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Devil's in the DNA for pre-teen crime scene experts

USQ lecturer Jenny Donovan will present her findings on children's understanding of DNA from crime shows.
USQ lecturer Jenny Donovan will present her findings on children's understanding of DNA from crime shows.

HOW much science does your child really take in when watching crime shows on television?

That's the question posed by University of Southern Queensland education lecturer Jenny Donovan, who will present her findings at a Faculty of Education research evening in Toowoomba tomorrow.

Dr Donovan's presentation, Children's understanding of science gained from the mass media, will be one of three research projects at the event designed to keep staff and the wider community up-to-date with the work of dedicated USQ staff.

"Children don't officially learn about genes and DNA until Year 10 but they appear to already have some understanding much earlier," Dr Donovan said.

"It's assumed young people learn this information from the mass media but it hasn't been backed up with research."

During the exploratory study, a sample of 141 children aged 10-12 years from rural towns in Queensland, New South Wales and South Australia completed a mass media questionnaire.

"Seventy-nine per cent of the children watch crime shows rated for ages 15 plus. There were clear favourites but children seem to watch whatever is available to them," Dr Donovan said.

Sixty-two of the 141 were interviewed about their understanding - 89% knew of DNA, 60% knew about genes and 97%knew humans had DNA.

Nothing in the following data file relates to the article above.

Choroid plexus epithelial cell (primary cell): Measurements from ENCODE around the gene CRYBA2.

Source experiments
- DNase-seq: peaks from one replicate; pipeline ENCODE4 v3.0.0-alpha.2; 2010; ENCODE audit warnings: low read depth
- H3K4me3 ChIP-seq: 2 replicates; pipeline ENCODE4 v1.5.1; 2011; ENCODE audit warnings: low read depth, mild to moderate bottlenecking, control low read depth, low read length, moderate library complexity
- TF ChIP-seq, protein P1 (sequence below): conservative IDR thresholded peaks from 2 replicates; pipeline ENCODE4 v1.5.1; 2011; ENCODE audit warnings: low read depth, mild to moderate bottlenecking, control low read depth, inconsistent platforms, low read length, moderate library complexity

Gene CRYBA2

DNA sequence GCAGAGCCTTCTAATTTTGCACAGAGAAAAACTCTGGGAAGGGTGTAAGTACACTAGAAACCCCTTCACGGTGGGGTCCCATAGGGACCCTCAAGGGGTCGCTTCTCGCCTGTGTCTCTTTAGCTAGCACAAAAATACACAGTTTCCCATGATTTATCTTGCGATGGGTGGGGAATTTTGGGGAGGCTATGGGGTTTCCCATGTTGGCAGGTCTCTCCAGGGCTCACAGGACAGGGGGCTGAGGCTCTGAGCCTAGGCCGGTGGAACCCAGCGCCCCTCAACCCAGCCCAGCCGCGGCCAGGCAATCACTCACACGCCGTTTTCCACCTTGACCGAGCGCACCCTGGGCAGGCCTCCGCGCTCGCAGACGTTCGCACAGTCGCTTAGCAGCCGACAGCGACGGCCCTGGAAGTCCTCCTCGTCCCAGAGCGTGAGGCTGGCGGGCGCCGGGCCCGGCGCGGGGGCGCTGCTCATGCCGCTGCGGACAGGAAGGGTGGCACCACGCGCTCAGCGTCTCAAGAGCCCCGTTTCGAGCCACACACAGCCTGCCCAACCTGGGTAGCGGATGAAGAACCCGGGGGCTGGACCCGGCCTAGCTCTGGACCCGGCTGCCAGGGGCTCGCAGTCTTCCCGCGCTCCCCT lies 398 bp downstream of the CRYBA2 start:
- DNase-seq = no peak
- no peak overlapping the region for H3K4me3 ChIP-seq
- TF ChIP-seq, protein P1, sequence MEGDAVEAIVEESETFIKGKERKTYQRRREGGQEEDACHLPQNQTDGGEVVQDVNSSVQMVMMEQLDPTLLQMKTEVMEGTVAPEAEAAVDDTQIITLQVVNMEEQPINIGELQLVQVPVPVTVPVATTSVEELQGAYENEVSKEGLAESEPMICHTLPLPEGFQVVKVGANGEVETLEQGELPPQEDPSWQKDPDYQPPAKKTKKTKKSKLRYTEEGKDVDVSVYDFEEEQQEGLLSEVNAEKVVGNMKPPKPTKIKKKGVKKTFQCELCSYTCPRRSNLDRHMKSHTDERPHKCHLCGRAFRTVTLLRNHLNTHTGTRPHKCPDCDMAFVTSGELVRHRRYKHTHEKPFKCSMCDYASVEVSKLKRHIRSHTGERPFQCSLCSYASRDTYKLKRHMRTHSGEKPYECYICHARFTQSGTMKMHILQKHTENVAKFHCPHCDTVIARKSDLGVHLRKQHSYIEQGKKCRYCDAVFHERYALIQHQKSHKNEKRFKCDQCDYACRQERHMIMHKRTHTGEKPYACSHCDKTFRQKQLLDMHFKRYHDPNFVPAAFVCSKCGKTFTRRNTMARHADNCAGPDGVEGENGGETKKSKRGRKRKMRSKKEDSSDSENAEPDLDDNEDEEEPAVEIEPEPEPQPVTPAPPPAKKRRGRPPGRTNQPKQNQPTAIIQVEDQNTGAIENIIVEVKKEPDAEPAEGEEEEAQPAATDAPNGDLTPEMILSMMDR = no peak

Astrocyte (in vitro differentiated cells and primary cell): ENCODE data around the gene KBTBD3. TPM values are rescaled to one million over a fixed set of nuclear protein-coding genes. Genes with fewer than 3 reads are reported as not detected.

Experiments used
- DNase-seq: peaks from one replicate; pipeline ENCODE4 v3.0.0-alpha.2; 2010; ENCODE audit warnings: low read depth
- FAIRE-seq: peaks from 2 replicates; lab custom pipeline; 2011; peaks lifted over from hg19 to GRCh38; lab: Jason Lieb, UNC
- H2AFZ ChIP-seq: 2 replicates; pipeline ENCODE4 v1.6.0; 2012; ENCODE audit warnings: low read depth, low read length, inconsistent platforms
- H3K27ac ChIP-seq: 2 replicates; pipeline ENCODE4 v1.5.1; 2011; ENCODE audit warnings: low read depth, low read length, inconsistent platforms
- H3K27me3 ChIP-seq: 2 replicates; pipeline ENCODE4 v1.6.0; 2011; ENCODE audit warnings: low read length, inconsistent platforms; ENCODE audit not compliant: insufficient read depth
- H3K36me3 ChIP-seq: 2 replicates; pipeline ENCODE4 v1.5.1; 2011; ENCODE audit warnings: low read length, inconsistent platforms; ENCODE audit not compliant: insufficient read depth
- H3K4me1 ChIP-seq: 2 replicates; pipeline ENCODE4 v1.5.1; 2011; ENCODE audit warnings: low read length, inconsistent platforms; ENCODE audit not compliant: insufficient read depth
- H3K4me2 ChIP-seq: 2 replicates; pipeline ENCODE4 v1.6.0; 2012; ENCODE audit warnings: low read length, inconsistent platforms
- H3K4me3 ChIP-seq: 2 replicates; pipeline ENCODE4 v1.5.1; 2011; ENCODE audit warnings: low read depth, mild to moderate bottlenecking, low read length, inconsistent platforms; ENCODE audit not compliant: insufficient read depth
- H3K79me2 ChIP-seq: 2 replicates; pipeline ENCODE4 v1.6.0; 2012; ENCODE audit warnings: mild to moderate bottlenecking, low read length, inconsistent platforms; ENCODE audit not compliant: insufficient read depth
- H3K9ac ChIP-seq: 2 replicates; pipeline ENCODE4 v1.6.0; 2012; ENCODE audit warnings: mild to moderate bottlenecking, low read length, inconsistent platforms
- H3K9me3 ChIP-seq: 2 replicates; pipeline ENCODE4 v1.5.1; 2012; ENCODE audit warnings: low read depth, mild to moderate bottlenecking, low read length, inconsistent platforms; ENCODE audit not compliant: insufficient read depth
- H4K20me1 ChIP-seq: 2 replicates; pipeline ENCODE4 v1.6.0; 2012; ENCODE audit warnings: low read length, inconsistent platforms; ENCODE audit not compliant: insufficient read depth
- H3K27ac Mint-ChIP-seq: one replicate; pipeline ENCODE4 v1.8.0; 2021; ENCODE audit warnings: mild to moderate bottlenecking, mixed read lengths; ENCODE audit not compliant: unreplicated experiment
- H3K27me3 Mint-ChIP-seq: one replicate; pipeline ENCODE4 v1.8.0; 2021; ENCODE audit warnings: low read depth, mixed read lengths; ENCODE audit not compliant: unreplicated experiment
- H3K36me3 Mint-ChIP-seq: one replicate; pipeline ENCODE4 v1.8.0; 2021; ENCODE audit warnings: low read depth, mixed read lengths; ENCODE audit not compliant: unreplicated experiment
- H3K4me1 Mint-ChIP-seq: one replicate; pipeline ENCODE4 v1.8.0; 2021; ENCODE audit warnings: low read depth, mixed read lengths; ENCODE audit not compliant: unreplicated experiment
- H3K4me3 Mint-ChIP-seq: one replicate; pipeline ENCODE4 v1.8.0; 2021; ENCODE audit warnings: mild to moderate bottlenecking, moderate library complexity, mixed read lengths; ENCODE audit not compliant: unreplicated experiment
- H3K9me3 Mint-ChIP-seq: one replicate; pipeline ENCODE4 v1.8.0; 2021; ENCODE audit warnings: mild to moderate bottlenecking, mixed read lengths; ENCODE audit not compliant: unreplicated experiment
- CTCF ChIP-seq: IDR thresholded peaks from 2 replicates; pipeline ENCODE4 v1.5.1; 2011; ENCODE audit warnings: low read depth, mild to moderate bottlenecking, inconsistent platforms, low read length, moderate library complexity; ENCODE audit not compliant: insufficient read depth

Eighty per cent of those interviewed said they got information about genetics from television.

"These kids are learning quite a bit - some have knowledge I'd be happy to see in Year 11 and 12 students," Dr Donovan said.

"The problem is the information isn't complete as there are many misconceptions such as thinking DNA is only in the blood or saliva.

"Quite a few also thought DNA was only used for catching criminals and determining family relationships."

Dr Donovan said it may be time for parents to be more mindful of their children's TV viewing habits or at least discuss these topics openly and provide explanations. 

"We're soon to have a generation of children who have grown up with this information," she said.

"Whether it's at home or school, they appear to be ready to start learning about it." 

The Faculty of Education Community Research Evening will be held at USQ Toowoomba Tuesday, May 7 2013 at 5:30pm.

Topics:  crime scene education research usq


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